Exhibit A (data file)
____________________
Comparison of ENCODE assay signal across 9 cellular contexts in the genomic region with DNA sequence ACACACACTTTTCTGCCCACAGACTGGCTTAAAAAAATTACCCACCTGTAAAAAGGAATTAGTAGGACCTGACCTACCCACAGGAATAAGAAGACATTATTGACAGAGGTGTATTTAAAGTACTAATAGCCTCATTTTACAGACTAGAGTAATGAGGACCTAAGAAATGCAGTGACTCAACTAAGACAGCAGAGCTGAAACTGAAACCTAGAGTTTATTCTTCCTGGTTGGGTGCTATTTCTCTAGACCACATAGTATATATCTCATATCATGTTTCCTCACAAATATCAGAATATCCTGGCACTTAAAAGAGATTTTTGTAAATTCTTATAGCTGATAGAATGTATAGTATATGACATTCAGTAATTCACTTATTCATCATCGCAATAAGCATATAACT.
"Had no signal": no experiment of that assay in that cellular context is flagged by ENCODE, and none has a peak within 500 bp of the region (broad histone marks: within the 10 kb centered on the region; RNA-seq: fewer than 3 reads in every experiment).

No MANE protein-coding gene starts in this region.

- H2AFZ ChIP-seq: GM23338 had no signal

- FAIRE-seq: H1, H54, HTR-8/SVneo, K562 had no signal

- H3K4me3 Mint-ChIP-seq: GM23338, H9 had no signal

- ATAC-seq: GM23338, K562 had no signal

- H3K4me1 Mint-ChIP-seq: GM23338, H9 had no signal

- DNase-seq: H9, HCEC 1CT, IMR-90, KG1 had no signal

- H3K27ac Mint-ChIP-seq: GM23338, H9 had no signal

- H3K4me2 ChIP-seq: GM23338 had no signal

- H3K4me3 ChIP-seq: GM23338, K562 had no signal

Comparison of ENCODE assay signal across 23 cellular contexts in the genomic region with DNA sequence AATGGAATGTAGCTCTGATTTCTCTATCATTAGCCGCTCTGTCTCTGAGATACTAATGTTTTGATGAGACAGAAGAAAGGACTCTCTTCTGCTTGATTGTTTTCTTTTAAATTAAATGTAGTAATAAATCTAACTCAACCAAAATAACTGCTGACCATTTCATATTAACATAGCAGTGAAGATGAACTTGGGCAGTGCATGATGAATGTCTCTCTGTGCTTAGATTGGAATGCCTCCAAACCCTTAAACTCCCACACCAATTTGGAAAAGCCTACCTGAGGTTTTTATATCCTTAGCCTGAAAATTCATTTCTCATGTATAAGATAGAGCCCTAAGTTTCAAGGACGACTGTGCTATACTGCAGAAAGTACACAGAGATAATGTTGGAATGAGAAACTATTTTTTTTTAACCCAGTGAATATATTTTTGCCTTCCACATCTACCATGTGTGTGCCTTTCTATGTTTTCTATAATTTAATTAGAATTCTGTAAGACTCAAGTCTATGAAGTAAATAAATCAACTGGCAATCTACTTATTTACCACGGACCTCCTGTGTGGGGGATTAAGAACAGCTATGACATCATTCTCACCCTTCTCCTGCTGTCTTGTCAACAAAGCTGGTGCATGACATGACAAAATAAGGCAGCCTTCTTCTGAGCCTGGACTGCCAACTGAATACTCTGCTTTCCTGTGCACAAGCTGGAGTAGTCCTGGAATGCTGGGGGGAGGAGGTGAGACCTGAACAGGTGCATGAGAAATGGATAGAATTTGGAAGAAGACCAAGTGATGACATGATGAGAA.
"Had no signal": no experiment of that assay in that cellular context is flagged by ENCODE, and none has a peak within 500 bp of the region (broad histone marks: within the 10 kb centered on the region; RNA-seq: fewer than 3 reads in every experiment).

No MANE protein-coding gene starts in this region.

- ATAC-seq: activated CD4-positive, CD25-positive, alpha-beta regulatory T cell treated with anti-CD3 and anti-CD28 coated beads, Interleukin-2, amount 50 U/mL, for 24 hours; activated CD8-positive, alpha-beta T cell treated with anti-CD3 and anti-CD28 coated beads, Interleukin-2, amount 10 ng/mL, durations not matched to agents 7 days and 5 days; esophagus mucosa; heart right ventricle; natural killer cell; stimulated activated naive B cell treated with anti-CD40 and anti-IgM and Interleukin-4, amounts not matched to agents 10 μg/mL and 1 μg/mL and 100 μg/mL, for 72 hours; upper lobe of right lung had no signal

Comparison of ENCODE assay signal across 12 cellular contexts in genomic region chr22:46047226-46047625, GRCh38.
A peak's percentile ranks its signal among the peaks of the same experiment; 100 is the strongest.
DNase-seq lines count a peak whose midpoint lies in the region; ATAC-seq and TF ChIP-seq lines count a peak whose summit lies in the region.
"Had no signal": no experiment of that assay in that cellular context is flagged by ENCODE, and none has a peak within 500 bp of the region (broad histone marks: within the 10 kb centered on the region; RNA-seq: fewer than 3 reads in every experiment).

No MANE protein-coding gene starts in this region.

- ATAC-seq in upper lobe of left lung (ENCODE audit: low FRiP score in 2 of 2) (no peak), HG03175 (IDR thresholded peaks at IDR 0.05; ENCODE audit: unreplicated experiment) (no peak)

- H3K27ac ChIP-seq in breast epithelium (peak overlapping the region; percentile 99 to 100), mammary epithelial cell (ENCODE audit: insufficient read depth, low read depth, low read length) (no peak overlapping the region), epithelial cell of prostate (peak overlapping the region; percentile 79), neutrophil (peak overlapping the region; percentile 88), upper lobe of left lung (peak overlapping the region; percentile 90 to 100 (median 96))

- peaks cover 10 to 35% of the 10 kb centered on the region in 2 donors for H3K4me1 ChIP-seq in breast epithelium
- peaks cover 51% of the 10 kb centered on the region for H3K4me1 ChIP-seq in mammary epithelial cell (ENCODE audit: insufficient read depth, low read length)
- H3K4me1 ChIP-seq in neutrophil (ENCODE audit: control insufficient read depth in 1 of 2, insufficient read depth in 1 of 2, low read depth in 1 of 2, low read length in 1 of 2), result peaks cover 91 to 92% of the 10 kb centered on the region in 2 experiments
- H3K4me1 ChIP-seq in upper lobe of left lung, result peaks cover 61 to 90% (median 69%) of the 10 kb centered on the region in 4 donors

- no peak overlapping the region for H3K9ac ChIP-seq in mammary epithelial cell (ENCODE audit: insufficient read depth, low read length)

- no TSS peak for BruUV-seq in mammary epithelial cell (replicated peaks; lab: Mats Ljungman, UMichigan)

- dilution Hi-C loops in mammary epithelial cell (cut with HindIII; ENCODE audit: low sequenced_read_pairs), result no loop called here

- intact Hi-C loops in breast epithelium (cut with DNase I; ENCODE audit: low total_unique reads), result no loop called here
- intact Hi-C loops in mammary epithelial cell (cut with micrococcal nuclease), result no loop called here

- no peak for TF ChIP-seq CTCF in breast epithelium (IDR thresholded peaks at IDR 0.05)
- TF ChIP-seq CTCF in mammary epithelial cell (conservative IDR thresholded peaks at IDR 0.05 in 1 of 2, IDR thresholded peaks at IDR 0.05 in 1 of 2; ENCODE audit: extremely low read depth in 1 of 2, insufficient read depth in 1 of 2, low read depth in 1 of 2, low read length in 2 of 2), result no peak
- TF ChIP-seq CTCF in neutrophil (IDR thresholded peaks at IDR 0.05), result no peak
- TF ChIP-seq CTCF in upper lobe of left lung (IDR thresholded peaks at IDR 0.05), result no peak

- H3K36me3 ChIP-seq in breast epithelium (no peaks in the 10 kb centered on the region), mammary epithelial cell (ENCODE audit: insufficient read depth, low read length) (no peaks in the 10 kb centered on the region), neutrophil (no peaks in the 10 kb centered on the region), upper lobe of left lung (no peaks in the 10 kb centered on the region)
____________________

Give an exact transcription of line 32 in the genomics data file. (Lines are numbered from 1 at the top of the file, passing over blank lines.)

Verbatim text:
- intact Hi-C loops in mammary epithelial cell (cut with micrococcal nuclease), result no loop called here